Emergencies happen and can be scary, especially when you're new to a community and may not yet have a relationship with a physician or hospital. The Ohio State University Medical Center has two Emergency Departments (EDs) — one at University Hospital and one at University Hospital East — ready to provide the care you may need. From broken bones and burns to heart attacks and strokes — our EDs are staffed with world-class physicians with access to state-of-the-art technology.
The ED at University Hospital is one of only two adult Level I trauma centers, the highest level of care available, in central Ohio. Equipped to handle the most severe emergencies, our ED benefits from the vast resources within the hospital.
"We bring together in one place specialists and services the patients need rather than have the patient traverse from specialist to specialist," says Sally Betz, RN, MN, trauma program director. "We have always been actively involved in the continuum of care a patient receives, from pre-hospital through recovery, but our level of service truly distinguishes us from other trauma programs nationwide."
Every time we pop a pill in our mouths, roll up a sleeve for a flu shot or head to the hospital for anything from an asthma attack to open-heart surgery, someone somewhere has paved the way for the care we'll receive through the clinical trial process.
"All drugs and devices available to the public have to be tested with people — that's the way they're approved," explains Michael Para, MD, associate dean for Clinical Research at Ohio State's Wexner Medical Center. "Human studies are routine and mandatory for FDA approval."
With more than 1,000 clinical trials under way at Ohio State's Wexner Medical Center at any given time, the need for volunteers is ongoing — and because some drugs work differently in different populations, there's a particular call for volunteers from minority populations.
Search clinical trials at Ohio State here.
Incorporating the art and science of caring for the whole person — body, mind and spirit — is at the heart of all the services provided by Ohio State's Center for Integrative Medicine (CIM). With the goal of both preventing and treating disease, the CIM approach enhances traditional Western medicine with additional resources, including whole medical systems, mind-body medicine, biologically based practices, manipulative and body-based practices and energy medicine.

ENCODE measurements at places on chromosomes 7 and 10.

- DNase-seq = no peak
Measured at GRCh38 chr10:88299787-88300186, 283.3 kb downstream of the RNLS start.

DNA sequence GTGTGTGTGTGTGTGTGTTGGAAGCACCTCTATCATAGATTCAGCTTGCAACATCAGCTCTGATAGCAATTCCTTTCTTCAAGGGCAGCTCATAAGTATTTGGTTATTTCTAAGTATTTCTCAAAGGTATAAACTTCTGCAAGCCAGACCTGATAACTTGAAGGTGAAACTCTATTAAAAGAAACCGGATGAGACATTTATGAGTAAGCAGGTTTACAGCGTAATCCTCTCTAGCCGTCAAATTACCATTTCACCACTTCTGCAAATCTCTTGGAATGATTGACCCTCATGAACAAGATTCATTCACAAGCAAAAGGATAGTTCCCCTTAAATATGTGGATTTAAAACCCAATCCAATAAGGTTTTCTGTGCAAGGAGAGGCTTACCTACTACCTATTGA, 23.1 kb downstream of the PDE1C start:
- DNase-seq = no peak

CIM is unique in its ability to integrate a wide variety of healthcare professionals to provide the best in health improvement and patient care. This integrative manner of organizing healthcare professionals allows CIM patients to benefit from the diverse expertise represented within the center and facilitates easy access to world-renowned expertise in personalized health care at Ohio State's Wexner Medical Center.
"What sets the CIM apart is our emphasis on personalized treatment that allows each person to gain more from the experience, highly specific to his or her needs," says Glen Aukerman, MD, director of the CIM.
For information on CIM classes, click here.
Life Is a Sport
You don't have to be a professional or college athlete to suffer from a sports- or work-related injury. Whether you injure yourself shooting hoops in the driveway, holding a 20-pound baby on your hip or while on the job, The Ohio State University Medical Center is here to help you recover and get back in top form.
The Sports Medicine and Occupational Medicine departments at Ohio State's Wexner Medical Center team up to offer solutions for workplace and household injuries. Home and work injuries benefit from immediate care, job- or activity-specific rehabilitation and getting back in "the game" as soon as possible.
"At Ohio State's Sports Medicine Center, we provide the same care for all patients we see as we would for one of our college athletes," says Thomas Best, MD, PhD, FACSM, co-medical director of Ohio State's Sports Medicine Center and director of the Division of Sports Medicine. "We use the same diagnostic and treatment techniques for you as we do for them."
"We use our clinical expertise, available research results and the patient's sports, work and activity goals to treat an injury," explains Dr. Best.